Thursday, November 19, 2009

The Rise of the American Fishstick

Michael Webster in his history of American fisheries policy notes that the destruction of traditional fish species such as cod and haddock forced the American government and fishing industry to promote new species of fish to the American consumer. However because many of these fish were, to put it delicately, ugly, they recommended that sellers display these fish only after they had been cut up into fillets or steaks and that in the case of the Monkfish they really would be wise to remove its hideous looking head before marketing it.

Julia Child with a monkfish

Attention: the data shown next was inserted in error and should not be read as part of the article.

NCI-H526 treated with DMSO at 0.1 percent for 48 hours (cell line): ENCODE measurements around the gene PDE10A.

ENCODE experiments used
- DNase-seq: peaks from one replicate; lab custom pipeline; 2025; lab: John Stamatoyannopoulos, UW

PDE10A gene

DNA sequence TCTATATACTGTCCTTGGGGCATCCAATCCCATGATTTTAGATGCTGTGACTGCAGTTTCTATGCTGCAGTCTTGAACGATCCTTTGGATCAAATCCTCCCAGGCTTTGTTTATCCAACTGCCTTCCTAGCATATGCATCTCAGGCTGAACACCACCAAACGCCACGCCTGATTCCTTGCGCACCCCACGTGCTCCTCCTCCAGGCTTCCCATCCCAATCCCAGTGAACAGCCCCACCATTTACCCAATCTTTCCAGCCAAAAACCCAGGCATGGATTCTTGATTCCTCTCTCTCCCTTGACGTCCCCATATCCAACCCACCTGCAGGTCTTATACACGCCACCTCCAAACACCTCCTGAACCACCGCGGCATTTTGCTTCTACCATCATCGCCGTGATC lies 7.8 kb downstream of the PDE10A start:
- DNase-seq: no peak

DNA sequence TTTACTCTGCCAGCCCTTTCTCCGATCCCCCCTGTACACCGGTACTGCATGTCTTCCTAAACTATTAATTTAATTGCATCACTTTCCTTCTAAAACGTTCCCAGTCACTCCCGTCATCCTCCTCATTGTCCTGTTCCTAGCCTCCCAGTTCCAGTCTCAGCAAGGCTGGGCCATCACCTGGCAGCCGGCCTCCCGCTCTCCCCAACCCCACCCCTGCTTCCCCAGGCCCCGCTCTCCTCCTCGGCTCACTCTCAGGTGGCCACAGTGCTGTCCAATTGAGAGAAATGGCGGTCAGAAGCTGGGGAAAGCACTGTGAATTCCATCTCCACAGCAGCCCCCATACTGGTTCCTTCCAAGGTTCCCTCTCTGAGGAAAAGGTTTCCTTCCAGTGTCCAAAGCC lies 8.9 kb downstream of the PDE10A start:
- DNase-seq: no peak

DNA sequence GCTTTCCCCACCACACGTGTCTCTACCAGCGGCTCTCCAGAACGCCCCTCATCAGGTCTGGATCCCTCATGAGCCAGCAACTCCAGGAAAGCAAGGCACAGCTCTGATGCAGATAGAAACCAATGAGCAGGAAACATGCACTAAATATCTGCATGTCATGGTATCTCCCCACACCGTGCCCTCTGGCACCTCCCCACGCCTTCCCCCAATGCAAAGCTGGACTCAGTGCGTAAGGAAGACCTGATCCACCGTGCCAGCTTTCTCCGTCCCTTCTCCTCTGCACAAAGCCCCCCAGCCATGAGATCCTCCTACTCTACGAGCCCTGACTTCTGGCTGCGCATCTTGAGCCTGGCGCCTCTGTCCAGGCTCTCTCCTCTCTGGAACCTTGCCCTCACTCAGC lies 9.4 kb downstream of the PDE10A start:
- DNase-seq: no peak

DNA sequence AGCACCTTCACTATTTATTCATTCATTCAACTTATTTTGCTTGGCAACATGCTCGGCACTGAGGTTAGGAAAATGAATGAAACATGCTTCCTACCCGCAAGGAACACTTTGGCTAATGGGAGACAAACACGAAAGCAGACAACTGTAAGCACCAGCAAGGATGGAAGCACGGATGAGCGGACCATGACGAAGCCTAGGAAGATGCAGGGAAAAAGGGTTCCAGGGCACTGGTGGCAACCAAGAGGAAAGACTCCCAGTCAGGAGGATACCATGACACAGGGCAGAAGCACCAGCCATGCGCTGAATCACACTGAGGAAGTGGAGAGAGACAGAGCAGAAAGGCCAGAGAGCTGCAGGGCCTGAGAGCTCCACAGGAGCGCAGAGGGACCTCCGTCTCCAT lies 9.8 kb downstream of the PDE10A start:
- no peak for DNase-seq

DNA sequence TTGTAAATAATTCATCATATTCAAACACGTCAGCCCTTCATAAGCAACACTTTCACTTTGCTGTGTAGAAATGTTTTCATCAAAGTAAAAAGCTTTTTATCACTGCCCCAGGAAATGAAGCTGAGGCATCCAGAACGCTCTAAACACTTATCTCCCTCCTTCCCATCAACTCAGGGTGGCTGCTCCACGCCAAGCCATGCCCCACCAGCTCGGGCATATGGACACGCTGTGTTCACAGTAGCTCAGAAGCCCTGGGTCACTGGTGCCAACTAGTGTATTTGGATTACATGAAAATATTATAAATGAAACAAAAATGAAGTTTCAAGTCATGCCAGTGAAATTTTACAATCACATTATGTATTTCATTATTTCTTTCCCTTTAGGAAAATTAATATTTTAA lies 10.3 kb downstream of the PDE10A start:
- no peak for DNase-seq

I find this very sad but also slightly amusing. Apparently these days we are eating some really god-awful looking fish. Webster goes on to say that the good old American fishstick was hailed by no less than President Eisenhower for its ability to increase fish consumption, convenience, and eliminate odors, not to mention its ability to hide those ugly fish under a crisp golden fried batter. He reports that production of fish sticks went from 3000 metric tons annually in 1953 to over 28,000 metric tons just two years later in 1955.

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